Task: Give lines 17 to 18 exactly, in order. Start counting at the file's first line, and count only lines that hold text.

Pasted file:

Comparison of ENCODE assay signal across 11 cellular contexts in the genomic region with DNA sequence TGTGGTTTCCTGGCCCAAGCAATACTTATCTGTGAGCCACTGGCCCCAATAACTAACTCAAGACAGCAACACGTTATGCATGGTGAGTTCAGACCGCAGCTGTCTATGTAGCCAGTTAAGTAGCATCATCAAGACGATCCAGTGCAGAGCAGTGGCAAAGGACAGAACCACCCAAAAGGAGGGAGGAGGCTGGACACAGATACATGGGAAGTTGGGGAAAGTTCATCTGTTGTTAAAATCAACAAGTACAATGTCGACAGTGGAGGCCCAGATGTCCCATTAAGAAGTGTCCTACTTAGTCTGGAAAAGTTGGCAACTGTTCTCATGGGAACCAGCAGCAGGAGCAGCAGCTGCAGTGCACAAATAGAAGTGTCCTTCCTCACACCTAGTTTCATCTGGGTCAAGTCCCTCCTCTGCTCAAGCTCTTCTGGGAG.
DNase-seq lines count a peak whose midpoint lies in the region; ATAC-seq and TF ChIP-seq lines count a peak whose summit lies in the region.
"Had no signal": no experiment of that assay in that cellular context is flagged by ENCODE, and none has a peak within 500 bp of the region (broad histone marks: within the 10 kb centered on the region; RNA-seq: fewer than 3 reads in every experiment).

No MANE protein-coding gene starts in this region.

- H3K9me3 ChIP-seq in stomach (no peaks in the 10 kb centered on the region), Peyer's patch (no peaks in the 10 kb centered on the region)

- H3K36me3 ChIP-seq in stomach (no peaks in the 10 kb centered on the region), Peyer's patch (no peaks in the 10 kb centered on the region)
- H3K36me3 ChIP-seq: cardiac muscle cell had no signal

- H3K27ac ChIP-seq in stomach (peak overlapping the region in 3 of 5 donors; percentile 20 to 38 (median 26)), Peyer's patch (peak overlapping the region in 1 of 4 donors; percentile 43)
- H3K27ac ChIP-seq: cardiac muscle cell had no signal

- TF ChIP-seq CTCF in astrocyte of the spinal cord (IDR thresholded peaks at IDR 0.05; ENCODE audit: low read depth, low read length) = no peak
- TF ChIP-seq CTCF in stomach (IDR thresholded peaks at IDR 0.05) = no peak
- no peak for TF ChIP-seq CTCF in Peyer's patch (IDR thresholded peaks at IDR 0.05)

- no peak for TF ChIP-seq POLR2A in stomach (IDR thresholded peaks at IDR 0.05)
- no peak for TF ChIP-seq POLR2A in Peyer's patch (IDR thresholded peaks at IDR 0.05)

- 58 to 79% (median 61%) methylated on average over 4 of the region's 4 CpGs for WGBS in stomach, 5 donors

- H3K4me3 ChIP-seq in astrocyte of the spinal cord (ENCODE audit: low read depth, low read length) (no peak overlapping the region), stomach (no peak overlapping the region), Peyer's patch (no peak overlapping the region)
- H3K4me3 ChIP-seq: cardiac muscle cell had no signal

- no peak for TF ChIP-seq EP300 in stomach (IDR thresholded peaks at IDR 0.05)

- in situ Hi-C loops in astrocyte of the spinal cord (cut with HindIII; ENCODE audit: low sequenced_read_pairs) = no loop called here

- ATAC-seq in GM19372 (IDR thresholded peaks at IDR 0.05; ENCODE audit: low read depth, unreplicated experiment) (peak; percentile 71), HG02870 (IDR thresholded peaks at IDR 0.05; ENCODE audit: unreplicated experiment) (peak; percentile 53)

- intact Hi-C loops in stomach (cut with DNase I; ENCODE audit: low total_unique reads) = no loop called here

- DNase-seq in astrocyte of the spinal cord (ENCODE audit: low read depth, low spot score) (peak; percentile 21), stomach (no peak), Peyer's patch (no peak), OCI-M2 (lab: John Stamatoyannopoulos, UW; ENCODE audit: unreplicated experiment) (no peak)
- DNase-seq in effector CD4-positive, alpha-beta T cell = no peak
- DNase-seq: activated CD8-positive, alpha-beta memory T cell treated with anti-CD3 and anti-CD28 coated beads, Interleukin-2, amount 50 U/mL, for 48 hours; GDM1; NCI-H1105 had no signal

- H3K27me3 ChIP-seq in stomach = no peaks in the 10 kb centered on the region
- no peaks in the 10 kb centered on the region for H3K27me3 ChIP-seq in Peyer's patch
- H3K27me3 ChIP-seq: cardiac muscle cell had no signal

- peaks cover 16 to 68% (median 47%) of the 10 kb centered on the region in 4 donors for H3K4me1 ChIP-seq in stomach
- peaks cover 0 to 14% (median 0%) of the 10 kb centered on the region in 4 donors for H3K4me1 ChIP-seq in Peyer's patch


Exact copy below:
- H3K4me3 ChIP-seq: cardiac muscle cell had no signal

- no peak for TF ChIP-seq EP300 in stomach (IDR thresholded peaks at IDR 0.05)